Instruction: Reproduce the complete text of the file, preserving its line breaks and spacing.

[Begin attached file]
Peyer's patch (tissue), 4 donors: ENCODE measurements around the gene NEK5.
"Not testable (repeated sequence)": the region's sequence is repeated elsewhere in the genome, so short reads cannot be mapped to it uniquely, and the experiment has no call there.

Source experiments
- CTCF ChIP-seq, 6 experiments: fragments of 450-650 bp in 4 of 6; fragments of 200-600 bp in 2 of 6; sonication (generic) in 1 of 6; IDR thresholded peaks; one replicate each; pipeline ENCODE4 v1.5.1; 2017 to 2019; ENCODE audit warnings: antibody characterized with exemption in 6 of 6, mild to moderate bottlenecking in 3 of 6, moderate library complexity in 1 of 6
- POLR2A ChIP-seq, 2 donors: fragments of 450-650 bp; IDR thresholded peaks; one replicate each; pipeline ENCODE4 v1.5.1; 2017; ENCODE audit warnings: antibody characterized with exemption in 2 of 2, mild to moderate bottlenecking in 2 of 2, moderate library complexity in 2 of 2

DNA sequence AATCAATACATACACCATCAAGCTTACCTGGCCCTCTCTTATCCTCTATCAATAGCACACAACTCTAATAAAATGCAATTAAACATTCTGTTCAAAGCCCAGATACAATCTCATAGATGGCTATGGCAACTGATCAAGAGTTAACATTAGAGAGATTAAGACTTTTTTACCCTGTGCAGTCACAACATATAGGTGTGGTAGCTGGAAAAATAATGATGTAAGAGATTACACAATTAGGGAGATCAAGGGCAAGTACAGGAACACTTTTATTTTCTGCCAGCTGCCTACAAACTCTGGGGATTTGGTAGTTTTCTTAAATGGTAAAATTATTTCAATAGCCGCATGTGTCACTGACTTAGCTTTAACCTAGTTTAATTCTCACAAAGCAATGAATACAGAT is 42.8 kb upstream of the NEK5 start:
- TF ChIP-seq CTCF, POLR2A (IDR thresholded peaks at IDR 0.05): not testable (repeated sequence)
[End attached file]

Peyer's patch (tissue), 4 donors: ENCODE measurements around the gene NEK5.
"Not testable (repeated sequence)": the region's sequence is repeated elsewhere in the genome, so short reads cannot be mapped to it uniquely, and the experiment has no call there.

Source experiments
- CTCF ChIP-seq, 6 experiments: fragments of 450-650 bp in 4 of 6; fragments of 200-600 bp in 2 of 6; sonication (generic) in 1 of 6; IDR thresholded peaks; one replicate each; pipeline ENCODE4 v1.5.1; 2017 to 2019; ENCODE audit warnings: antibody characterized with exemption in 6 of 6, mild to moderate bottlenecking in 3 of 6, moderate library complexity in 1 of 6
- POLR2A ChIP-seq, 2 donors: fragments of 450-650 bp; IDR thresholded peaks; one replicate each; pipeline ENCODE4 v1.5.1; 2017; ENCODE audit warnings: antibody characterized with exemption in 2 of 2, mild to moderate bottlenecking in 2 of 2, moderate library complexity in 2 of 2

DNA sequence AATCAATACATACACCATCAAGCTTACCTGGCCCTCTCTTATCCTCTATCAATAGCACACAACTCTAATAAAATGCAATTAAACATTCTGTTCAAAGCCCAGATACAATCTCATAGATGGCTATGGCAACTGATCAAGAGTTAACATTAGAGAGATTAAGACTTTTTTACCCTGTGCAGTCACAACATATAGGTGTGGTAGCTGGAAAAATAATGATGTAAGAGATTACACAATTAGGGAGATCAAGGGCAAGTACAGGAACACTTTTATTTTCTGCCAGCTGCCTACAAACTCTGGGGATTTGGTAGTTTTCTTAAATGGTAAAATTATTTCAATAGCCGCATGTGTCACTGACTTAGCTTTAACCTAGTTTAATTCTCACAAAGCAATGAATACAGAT is 42.8 kb upstream of the NEK5 start:
- TF ChIP-seq CTCF, POLR2A (IDR thresholded peaks at IDR 0.05): not testable (repeated sequence)